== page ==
Take away the power source, and after 2 weeks the equipment will essentially be back in it’s “new” pre-burned-in pre-broken-in state.
I prefer the misnomer “warm-up” over all the other misnomers because implicit in the term warm-up is the term cool-down. “Warm-up” is the least dangerous term both because actually warming-up is sometimes accurate, and when not accurate, as with a cable or a speaker crossover, at least is not as misleading a one-way phenomena."
There's not much to argue about here. Bill's correct and I do think the term "warming-up" more accurately describes this process of burn in we've been discussing over the last few days; in particular because, as he points out, it is not a one-way change. It reverts back to its former state over time. I will not, however, change my 'misnomer' use of the term 'break-in' because, while Bill is correct that 'break-in' more appropriately refers to a car; or a one-way event, we have to stick with terms that communicate the meaning we wish to address. So, apologies for what I will continue to refer to it as.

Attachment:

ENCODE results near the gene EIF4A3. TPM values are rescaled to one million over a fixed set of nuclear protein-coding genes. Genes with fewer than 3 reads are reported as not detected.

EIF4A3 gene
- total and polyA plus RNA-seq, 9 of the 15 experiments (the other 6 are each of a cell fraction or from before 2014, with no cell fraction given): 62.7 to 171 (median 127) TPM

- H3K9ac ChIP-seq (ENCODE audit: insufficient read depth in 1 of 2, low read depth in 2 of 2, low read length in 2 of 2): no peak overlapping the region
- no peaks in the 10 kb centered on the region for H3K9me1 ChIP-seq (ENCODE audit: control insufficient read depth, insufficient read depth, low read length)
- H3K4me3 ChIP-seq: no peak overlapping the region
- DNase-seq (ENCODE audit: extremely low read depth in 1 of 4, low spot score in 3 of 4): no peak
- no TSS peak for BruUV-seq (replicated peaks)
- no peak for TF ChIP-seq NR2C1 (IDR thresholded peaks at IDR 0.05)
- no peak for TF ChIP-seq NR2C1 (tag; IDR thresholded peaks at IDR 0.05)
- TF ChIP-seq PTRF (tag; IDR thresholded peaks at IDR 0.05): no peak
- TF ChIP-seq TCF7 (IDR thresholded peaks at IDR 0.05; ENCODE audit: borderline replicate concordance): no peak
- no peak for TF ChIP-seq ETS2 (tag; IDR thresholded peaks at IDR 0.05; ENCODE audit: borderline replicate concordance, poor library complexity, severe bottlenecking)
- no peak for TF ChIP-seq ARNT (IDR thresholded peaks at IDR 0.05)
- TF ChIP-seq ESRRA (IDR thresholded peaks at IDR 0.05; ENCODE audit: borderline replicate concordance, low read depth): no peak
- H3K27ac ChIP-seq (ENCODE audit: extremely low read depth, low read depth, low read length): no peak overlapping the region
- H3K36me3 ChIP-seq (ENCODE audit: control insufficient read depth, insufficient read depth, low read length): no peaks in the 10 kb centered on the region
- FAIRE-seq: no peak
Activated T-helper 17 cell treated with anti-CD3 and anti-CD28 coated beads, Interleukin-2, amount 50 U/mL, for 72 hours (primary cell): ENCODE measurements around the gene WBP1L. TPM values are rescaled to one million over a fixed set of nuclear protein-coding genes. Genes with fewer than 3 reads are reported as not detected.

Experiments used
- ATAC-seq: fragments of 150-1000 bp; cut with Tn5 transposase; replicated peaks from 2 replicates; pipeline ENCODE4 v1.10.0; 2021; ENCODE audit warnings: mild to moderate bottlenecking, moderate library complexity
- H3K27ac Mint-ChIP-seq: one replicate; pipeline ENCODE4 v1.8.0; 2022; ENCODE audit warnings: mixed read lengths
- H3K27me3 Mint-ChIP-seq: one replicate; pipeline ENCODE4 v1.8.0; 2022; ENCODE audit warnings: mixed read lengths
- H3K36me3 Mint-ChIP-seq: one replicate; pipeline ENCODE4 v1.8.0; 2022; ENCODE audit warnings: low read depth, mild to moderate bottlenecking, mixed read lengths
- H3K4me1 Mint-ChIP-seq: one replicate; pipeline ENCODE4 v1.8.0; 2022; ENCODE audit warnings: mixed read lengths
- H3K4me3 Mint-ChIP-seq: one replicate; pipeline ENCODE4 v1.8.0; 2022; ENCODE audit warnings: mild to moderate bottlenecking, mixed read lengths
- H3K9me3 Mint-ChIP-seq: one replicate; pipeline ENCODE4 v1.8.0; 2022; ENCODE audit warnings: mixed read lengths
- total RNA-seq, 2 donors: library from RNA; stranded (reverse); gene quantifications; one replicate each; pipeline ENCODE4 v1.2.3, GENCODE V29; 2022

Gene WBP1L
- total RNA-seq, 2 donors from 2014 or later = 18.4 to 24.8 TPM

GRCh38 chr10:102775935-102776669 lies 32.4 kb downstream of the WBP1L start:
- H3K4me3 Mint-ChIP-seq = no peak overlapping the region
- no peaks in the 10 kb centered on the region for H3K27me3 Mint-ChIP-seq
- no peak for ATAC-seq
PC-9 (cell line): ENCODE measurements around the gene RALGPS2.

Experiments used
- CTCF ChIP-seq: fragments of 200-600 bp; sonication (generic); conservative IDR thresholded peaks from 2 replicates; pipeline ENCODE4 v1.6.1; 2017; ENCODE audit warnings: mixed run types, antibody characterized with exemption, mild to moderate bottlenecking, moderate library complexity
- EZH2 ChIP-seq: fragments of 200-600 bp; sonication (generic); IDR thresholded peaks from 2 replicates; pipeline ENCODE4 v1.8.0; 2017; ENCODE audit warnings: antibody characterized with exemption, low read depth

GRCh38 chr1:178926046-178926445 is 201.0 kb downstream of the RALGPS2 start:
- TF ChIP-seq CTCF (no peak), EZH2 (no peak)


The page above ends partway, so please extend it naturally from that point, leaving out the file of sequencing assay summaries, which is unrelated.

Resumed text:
Having written that, he's also correct that in electronics, perhaps the two biggest areas of change with on-time are the dielectric and the thermal properties of equipment.
Tomorrow we'll jump into some of that and what it means.